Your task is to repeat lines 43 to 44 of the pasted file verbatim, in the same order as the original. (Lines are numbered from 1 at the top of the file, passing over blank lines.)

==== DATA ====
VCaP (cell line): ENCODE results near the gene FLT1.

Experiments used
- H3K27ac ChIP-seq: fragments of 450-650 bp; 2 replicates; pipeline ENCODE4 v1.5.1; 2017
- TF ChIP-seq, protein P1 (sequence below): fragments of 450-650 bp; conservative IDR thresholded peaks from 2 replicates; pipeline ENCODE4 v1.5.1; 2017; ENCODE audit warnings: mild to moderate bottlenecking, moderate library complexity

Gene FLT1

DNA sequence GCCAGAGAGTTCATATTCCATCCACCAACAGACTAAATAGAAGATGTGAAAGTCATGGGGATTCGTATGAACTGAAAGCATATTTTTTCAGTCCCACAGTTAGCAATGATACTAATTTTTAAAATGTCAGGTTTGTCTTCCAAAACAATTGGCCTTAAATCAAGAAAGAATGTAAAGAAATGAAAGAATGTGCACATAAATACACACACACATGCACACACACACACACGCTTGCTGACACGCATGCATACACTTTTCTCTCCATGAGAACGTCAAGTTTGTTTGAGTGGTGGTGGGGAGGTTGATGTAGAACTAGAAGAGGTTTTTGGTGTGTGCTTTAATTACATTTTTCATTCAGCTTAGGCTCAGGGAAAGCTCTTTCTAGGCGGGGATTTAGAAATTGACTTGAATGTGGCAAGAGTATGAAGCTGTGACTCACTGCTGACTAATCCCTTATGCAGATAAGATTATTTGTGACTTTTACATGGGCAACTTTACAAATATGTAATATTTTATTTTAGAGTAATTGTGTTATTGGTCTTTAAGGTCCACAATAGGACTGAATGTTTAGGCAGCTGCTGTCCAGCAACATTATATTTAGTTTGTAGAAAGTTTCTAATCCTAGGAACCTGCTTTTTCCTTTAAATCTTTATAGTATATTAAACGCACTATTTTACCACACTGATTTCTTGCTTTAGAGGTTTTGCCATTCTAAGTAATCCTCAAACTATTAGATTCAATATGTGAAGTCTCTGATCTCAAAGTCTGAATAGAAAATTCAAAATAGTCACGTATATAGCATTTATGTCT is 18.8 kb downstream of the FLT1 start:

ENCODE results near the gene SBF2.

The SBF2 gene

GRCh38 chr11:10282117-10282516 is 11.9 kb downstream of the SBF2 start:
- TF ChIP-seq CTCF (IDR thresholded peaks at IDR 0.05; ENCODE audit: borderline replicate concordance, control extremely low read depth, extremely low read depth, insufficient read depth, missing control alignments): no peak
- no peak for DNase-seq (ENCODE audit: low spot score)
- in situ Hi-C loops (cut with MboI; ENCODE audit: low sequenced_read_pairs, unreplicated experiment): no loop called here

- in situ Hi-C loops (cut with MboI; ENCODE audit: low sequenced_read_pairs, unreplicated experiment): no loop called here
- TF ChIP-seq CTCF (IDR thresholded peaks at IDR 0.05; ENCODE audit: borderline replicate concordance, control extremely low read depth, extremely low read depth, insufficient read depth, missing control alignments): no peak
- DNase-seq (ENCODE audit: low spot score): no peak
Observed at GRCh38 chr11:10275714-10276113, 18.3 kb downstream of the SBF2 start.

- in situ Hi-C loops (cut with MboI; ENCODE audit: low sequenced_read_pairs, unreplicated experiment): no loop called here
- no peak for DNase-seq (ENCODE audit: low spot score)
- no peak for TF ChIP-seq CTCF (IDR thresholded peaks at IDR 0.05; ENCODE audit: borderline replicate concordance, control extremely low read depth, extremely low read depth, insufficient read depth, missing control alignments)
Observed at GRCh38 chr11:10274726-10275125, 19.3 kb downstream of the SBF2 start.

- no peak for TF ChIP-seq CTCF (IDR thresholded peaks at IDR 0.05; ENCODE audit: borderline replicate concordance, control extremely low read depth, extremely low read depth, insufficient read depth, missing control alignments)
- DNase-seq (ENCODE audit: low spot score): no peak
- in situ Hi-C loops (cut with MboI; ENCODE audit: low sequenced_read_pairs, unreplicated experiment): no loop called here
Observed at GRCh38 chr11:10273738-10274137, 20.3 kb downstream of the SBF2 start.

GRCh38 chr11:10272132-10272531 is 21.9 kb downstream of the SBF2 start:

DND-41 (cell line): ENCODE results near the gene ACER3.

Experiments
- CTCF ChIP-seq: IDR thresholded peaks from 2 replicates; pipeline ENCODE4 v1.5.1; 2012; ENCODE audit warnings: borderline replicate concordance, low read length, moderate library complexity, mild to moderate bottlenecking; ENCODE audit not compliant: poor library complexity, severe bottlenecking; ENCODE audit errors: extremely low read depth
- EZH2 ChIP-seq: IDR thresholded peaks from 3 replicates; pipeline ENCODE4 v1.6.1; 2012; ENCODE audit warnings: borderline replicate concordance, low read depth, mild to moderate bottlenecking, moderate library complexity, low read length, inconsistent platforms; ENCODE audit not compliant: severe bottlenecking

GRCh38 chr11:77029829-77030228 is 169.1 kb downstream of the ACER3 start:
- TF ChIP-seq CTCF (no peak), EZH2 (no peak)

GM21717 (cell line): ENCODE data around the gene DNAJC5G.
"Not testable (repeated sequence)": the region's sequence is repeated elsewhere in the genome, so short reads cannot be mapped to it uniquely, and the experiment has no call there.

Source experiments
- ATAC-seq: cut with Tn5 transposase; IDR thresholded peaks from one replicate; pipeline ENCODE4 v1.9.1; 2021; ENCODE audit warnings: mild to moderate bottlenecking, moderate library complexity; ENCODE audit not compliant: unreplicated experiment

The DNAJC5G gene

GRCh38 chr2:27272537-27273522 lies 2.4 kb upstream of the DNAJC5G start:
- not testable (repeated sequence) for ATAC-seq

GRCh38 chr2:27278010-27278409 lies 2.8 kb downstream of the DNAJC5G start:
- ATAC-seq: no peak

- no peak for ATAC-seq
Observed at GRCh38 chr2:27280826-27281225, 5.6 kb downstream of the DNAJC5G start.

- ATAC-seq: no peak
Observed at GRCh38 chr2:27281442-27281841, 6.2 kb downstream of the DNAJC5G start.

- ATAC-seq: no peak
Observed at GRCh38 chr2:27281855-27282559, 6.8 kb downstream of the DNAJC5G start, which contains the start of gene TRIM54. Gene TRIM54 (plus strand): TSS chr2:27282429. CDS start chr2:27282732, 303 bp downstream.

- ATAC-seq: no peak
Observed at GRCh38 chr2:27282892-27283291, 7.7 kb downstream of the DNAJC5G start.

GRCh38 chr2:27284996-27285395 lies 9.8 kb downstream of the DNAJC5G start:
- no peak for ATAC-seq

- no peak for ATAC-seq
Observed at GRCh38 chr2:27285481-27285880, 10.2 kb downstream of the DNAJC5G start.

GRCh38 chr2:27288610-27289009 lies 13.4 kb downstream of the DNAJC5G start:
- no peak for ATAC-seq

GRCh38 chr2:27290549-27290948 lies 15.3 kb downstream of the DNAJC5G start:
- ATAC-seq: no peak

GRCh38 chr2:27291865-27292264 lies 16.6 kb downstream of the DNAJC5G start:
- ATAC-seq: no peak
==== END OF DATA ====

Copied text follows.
- ATAC-seq: no peak
Observed at GRCh38 chr2:27281442-27281841, 6.2 kb downstream of the DNAJC5G start.